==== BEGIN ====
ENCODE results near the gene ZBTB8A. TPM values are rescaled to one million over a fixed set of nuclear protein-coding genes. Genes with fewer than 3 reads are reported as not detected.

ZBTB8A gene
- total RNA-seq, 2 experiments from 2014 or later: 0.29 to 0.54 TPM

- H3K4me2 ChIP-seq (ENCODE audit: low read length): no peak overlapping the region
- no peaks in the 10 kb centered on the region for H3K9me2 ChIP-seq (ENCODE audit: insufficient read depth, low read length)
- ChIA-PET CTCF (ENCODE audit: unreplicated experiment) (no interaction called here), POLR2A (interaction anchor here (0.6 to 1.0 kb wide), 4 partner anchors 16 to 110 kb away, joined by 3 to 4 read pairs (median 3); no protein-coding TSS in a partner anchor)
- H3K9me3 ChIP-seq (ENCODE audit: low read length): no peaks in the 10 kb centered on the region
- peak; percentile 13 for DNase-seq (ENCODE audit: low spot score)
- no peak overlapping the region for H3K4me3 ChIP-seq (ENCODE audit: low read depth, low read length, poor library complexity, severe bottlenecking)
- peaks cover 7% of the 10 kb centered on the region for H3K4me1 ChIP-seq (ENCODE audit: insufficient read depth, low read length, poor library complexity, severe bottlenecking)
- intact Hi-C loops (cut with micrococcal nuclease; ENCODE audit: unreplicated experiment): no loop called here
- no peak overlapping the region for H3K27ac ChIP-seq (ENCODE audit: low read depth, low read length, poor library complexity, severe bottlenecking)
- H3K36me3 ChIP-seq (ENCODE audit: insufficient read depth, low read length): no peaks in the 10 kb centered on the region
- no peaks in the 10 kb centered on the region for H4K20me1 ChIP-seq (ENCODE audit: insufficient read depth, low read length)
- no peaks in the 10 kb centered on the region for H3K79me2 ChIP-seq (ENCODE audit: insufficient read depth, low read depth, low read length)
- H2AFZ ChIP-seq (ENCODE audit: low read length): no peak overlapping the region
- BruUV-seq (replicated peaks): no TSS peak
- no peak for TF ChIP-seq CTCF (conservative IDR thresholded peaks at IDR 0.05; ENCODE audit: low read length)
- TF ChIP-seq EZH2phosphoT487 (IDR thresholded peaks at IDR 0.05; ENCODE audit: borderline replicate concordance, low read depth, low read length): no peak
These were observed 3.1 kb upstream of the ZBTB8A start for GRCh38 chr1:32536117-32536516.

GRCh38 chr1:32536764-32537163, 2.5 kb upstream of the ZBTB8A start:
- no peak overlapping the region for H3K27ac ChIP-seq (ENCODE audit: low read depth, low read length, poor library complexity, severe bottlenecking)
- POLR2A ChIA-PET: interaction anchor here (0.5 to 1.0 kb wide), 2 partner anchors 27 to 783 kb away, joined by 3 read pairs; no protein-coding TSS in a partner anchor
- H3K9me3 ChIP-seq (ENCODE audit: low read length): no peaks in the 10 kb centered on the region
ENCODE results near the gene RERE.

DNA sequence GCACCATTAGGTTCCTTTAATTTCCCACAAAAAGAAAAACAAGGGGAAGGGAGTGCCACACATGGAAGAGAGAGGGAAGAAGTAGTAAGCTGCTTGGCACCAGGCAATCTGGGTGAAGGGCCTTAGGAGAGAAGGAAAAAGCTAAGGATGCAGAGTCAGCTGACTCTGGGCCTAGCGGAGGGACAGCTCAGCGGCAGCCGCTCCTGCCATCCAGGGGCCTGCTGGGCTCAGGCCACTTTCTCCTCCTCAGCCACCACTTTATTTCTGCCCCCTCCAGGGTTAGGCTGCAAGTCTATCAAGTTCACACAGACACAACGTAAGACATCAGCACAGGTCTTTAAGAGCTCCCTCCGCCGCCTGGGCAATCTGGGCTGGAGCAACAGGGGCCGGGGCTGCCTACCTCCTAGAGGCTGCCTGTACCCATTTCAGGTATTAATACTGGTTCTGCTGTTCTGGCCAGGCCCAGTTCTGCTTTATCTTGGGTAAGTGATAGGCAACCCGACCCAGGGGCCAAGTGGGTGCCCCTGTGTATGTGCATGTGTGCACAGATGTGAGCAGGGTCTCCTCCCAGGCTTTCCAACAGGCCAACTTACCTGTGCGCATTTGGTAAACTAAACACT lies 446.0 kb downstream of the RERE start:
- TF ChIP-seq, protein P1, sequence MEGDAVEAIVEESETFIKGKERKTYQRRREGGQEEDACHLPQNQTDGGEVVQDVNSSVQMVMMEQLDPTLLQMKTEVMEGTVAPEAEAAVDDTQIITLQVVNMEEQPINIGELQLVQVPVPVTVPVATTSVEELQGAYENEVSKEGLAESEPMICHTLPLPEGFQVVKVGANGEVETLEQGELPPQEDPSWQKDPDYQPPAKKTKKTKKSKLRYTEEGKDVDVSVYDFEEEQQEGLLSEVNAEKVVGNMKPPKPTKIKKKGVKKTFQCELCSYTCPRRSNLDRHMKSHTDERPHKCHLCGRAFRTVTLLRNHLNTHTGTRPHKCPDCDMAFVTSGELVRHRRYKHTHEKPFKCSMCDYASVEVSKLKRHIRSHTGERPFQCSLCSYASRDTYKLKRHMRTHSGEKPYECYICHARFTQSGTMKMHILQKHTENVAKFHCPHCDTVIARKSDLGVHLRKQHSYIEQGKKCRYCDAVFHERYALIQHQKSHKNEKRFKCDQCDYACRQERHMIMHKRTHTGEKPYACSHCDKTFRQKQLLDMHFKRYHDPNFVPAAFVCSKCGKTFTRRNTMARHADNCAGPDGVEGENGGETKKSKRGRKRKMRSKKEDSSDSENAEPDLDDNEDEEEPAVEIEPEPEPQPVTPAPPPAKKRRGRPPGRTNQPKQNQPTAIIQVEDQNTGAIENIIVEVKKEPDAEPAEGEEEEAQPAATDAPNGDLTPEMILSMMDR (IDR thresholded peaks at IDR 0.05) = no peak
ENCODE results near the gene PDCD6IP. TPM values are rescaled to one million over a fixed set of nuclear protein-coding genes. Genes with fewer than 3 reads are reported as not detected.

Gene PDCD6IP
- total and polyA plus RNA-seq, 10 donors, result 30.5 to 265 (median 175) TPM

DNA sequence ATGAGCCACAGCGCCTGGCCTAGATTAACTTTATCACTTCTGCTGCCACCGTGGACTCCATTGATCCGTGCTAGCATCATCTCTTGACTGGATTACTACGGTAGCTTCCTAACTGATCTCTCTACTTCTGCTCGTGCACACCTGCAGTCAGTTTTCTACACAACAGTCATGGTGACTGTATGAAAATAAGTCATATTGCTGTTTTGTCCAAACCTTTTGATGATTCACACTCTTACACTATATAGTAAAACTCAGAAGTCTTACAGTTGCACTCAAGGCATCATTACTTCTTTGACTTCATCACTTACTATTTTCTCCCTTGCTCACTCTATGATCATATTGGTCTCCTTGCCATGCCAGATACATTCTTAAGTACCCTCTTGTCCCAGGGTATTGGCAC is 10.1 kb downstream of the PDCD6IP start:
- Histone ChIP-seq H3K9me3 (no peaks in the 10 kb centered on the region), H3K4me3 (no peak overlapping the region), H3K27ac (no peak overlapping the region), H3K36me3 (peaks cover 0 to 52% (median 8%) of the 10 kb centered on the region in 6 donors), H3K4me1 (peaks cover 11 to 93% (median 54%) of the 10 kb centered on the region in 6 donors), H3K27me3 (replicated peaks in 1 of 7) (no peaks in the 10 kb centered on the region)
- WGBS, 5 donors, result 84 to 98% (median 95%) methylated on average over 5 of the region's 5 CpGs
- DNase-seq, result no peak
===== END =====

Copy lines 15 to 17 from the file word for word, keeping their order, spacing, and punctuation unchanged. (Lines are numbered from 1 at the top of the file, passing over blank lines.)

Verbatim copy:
- no peaks in the 10 kb centered on the region for H3K79me2 ChIP-seq (ENCODE audit: insufficient read depth, low read depth, low read length)
- H2AFZ ChIP-seq (ENCODE audit: low read length): no peak overlapping the region
- BruUV-seq (replicated peaks): no TSS peak